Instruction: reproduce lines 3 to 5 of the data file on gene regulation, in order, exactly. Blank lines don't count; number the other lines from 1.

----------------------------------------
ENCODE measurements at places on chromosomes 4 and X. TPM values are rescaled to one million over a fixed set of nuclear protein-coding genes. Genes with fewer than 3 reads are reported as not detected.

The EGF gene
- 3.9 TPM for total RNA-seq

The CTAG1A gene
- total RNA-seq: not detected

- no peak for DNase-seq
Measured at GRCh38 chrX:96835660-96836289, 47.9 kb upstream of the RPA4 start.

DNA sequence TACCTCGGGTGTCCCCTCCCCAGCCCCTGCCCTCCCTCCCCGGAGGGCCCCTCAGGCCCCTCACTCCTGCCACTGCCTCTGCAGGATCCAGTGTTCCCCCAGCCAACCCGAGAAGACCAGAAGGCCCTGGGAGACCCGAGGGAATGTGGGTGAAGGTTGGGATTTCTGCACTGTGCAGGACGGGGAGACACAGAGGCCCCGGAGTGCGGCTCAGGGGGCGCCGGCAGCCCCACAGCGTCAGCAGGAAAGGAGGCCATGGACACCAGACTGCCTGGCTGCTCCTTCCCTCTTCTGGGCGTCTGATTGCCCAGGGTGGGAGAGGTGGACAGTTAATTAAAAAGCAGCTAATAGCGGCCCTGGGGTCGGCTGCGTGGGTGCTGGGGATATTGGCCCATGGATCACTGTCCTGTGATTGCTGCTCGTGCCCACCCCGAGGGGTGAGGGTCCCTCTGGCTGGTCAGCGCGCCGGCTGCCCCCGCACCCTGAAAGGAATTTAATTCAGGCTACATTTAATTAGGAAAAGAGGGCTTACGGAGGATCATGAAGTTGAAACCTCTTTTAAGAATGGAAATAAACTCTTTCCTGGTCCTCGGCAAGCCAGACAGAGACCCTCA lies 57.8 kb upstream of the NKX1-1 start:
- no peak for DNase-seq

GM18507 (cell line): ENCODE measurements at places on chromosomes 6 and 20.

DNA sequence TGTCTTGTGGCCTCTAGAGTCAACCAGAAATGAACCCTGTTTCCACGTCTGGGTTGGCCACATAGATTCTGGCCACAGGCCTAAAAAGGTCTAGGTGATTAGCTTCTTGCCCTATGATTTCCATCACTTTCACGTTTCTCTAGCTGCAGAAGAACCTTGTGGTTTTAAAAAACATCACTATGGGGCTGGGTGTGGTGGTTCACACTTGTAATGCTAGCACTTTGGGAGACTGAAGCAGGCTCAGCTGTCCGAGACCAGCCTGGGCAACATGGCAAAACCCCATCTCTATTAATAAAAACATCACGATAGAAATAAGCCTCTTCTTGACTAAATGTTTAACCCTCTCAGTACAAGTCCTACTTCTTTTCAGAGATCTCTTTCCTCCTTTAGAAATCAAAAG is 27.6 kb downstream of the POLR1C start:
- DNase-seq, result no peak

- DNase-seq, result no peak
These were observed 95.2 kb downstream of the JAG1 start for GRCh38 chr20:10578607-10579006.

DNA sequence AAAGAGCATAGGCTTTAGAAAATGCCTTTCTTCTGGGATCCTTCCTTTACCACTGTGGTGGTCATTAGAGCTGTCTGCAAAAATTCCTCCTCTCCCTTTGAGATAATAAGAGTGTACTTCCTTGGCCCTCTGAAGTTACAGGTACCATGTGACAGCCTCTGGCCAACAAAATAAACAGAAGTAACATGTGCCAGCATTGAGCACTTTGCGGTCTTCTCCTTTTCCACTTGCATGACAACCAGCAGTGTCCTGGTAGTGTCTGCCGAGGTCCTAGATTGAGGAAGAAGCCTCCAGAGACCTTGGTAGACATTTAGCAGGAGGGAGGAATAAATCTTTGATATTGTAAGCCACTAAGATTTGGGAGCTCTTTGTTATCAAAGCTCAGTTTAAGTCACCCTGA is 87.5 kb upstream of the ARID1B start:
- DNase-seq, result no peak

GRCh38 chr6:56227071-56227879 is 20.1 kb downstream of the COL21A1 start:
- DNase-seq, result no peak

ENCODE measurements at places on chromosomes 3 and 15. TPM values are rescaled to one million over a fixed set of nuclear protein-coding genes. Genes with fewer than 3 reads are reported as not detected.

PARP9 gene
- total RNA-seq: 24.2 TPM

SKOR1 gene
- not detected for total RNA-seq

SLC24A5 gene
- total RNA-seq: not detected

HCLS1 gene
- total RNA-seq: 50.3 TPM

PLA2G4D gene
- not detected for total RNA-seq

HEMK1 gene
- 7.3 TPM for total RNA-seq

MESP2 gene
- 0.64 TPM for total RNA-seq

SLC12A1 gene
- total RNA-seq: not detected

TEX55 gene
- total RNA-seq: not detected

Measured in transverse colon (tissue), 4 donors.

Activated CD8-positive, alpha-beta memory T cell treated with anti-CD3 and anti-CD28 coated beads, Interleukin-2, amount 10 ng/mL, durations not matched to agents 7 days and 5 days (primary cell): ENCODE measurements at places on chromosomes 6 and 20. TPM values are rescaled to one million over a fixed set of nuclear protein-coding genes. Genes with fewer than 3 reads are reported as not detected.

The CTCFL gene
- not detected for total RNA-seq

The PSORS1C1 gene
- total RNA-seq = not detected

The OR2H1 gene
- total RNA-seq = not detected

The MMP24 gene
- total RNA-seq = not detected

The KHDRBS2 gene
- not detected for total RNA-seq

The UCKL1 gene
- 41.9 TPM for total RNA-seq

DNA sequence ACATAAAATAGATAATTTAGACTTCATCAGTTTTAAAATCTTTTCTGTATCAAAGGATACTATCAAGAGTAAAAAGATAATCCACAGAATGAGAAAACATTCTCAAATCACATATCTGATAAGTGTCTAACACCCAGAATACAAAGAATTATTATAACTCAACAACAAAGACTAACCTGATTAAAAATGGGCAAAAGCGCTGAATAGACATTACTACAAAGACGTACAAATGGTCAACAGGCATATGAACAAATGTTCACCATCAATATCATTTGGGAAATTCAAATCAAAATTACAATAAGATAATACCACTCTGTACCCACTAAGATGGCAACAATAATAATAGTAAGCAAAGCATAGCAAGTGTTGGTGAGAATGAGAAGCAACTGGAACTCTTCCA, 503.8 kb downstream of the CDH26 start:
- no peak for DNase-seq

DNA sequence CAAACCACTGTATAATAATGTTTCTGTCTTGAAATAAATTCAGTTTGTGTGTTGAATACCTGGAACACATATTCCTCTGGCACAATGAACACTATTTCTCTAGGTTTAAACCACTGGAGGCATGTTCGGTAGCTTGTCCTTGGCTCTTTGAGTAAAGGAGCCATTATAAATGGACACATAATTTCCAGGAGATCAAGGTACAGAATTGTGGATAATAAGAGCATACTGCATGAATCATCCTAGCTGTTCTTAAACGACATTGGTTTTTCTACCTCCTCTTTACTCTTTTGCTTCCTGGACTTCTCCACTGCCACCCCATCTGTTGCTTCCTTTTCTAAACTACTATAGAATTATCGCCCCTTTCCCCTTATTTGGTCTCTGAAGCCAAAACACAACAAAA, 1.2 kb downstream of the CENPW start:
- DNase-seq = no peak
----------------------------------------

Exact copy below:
- 3.9 TPM for total RNA-seq

The CTAG1A gene
- total RNA-seq: not detected